AmlCompute comes with a quota (or limit) configuration. This quota is by VM family (for example, Dv2 series, NCv3 series) and varies by region for each subscription. Subscriptions start with small defaults to get you going, but use this setting to control the amount of Amlcompute resources available to be spun up in your subscription.

Also configure workspace level quota by VM family, for each workspace within a subscription. Doing so allows you to have more granular control on the costs that each workspace might potentially incur and restrict certain VM families.

To set quotas at the workspace level, start in the Azure portal. Select any workspace in your subscription, and select Usages + quotas in the left pane. Then select the Configure quotas tab to view the quotas. You need privileges at the subscription scope to set the quota, since it's a setting that affects multiple workspaces.

Set run autotermination policies

In some cases, you should configure your training runs to limit their duration or terminate them early. For example, when you are using Azure Machine Learning's built-in hyperparameter tuning or automated machine learning.

Here are a few options that you have:

  • Define a parameter called max_run_duration_seconds in your RunConfiguration to control the maximum duration a run can extend to on the compute you choose (either local or remote cloud compute).
  • For hyperparameter tuning, define an early termination policy from a Bandit policy, a Median stopping policy, or a Truncation selection policy. To further control hyperparameter sweeps, use parameters such as max_total_runs or max_duration_minutes.
  • For automated machine learning, set similar termination policies using the enable_early_stopping flag. Also use properties such as iteration_timeout_minutes and experiment_timeout_minutes to control the maximum duration of a run or for the entire experiment.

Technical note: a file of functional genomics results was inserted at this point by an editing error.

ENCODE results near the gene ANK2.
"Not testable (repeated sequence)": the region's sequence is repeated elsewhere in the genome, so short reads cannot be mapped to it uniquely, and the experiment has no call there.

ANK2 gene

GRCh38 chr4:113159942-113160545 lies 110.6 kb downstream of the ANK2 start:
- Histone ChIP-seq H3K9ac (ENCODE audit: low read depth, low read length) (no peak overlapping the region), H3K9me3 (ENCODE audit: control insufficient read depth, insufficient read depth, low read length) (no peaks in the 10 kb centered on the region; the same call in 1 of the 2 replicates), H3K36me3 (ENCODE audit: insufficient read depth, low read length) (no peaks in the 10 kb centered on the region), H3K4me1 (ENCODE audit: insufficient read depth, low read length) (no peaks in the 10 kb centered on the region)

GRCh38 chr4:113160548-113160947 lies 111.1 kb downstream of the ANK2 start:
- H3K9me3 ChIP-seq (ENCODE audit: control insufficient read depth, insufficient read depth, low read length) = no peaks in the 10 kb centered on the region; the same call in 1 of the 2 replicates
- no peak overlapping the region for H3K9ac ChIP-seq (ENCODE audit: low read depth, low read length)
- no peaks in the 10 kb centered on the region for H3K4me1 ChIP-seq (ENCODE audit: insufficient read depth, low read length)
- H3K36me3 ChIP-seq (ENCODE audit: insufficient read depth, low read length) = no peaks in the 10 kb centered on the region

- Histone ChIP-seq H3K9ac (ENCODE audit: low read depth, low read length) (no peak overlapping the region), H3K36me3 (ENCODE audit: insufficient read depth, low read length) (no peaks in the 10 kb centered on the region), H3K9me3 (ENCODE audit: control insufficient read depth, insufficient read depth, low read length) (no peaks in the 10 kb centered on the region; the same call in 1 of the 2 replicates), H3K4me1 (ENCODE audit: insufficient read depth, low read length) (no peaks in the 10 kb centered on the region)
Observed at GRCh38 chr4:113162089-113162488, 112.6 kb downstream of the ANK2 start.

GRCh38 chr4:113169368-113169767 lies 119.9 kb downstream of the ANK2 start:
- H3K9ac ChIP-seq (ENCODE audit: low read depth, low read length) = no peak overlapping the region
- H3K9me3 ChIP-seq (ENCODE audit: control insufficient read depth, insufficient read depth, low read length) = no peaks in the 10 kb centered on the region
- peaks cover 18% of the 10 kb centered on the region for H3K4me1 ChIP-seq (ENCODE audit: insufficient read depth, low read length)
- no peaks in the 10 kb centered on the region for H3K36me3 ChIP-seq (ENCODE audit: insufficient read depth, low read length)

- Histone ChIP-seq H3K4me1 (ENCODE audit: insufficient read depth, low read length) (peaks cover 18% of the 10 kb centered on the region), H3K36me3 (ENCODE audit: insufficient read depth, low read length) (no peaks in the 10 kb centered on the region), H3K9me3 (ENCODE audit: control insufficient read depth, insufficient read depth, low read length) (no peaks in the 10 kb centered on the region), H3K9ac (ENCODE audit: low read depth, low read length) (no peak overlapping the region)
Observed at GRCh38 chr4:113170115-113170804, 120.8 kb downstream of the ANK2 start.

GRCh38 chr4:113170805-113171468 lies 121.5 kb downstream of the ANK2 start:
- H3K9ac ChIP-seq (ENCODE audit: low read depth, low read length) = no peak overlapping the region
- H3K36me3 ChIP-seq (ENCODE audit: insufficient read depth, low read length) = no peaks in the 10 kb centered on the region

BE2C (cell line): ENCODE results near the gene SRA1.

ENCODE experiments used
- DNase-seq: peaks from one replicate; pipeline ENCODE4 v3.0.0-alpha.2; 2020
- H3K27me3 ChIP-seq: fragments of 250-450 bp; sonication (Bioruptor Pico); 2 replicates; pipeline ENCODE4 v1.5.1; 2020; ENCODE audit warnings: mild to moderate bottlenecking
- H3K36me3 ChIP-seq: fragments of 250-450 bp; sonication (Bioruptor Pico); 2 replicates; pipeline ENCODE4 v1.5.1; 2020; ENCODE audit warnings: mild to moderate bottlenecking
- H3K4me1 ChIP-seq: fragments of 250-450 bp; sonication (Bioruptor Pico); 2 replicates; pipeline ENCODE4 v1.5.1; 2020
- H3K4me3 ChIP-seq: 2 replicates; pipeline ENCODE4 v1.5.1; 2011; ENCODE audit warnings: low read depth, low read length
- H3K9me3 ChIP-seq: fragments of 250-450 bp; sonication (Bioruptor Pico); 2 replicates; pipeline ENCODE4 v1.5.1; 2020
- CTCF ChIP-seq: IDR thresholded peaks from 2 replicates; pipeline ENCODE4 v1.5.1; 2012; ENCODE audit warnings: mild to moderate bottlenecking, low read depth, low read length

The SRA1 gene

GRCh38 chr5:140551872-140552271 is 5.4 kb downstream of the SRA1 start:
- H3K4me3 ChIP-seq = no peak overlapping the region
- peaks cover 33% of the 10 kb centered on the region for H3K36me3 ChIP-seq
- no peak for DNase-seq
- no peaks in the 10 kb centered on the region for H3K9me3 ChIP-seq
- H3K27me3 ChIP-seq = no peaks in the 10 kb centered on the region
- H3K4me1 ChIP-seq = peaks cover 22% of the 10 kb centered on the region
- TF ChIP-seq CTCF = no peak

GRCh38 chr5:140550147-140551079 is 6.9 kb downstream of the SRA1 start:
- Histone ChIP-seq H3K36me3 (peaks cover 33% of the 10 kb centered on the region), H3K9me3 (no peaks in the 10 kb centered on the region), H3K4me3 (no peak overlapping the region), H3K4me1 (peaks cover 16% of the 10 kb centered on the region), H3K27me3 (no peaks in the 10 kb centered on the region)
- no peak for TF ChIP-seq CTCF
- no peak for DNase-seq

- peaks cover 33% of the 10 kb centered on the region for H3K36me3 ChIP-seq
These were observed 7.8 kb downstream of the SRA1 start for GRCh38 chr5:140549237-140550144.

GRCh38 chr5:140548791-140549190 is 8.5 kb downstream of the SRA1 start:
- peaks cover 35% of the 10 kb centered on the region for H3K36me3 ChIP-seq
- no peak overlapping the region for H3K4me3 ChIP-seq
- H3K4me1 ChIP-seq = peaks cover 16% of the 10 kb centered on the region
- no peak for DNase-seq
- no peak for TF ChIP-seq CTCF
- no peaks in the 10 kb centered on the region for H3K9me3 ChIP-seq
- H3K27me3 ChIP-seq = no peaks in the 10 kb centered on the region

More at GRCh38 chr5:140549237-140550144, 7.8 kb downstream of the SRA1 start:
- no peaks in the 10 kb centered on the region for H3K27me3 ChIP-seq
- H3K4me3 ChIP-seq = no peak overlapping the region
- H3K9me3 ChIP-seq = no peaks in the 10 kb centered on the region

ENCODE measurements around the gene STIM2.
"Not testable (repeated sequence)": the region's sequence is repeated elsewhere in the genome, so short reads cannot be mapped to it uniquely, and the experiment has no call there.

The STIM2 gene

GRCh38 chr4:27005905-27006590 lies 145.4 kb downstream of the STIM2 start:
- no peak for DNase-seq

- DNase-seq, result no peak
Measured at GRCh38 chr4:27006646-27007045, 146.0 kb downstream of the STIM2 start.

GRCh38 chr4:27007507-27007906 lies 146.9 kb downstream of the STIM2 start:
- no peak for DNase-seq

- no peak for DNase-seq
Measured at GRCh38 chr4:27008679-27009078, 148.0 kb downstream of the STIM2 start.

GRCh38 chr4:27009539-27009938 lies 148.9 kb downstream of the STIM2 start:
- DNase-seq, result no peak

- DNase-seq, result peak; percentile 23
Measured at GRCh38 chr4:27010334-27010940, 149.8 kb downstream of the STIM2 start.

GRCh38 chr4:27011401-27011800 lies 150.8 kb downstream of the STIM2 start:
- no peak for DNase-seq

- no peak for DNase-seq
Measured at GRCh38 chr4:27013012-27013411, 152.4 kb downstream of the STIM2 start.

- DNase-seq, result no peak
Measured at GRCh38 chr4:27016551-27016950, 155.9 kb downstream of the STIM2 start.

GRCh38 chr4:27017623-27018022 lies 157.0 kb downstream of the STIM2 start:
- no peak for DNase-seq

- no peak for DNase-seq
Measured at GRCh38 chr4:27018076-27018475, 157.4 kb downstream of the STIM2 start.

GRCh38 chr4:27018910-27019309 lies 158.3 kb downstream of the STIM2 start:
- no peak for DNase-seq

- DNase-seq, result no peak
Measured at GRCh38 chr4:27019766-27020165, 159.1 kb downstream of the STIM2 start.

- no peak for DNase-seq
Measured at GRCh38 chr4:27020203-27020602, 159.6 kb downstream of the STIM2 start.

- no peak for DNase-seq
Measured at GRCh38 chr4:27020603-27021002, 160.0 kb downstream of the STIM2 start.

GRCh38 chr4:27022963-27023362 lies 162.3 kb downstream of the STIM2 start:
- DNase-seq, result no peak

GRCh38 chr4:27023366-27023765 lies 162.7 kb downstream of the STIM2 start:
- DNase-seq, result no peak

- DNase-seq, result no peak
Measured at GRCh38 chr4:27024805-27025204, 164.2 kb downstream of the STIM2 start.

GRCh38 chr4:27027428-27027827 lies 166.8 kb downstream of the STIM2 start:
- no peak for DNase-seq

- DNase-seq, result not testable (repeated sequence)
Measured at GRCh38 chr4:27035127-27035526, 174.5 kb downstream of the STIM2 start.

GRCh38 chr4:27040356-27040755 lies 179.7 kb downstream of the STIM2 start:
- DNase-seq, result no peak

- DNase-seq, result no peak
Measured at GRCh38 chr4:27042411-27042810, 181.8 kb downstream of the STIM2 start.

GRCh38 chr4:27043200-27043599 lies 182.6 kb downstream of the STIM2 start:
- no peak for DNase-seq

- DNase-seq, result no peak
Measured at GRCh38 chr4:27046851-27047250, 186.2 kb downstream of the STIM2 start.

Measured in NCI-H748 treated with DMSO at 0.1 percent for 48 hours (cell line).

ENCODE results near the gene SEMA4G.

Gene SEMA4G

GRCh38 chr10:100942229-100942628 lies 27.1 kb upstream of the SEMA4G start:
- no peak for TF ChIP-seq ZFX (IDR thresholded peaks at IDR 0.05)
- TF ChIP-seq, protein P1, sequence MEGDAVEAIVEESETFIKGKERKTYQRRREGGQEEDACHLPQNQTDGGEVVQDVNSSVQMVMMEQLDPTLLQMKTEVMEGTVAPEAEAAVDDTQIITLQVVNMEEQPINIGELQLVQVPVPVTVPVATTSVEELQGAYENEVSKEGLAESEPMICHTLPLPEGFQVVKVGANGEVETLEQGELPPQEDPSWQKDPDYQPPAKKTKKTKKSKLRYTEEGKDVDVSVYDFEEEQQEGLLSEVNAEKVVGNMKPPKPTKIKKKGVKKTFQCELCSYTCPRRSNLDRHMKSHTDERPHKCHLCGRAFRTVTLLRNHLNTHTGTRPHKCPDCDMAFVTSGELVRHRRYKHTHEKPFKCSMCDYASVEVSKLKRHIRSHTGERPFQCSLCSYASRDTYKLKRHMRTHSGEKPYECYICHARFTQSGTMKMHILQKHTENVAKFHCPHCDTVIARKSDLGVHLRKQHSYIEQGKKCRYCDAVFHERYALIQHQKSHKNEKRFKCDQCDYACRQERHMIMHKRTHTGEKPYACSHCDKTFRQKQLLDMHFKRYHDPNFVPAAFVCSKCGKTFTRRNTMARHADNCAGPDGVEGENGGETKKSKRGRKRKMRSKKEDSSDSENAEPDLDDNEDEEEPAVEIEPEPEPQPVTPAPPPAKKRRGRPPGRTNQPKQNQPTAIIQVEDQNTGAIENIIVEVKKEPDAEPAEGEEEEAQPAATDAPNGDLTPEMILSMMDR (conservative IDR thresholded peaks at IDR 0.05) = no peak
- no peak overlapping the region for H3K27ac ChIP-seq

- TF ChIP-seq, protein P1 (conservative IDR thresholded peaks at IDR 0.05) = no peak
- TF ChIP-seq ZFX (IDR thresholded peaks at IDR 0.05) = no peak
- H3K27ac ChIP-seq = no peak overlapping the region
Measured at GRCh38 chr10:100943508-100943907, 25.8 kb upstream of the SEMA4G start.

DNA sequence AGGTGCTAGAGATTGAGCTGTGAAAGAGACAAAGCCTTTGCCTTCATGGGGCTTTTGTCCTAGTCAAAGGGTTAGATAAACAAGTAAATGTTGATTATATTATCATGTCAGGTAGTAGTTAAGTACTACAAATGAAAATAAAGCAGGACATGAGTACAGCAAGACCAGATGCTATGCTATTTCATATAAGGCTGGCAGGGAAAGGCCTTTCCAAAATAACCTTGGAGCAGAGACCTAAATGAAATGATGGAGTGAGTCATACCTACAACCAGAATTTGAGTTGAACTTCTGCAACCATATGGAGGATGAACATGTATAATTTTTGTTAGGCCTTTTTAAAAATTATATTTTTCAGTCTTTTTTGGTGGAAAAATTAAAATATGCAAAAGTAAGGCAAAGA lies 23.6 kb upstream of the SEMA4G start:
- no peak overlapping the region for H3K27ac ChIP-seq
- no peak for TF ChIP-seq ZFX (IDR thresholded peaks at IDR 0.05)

Use low-priority VMs

Azure allows you to use excess unutilized capacity as Low-Priority VMs across virtual machine scale sets, Batch, and the Machine Learning service. These allocations are pre-emptible but come at a reduced price compared to dedicated VMs. In general, we recommend using Low-Priority VMs for Batch workloads. You should also use them where interruptions are recoverable either through resubmits (for Batch Inferencing) or through restarts (for deep learning training with checkpointing).

Low-Priority VMs have a single quota separate from the dedicated quota value, which is by VM family. Learn more about AmlCompute quotas.

Low-Priority VMs don't work for compute instances, since they need to support interactive notebook experiences.

Use reserved instances

Another way to save money on compute resources is Azure Reserved VM Instance. With this offering, you commit to one-year or three-year terms. These discounts range up to 72% of the pay-as-you-go prices and are applied directly to your monthly Azure bill.

Azure Machine Learning Compute supports reserved instances inherently. If you purchase a one-year or three-year reserved instance, we will automatically apply discount against your Azure Machine Learning managed compute.

Next steps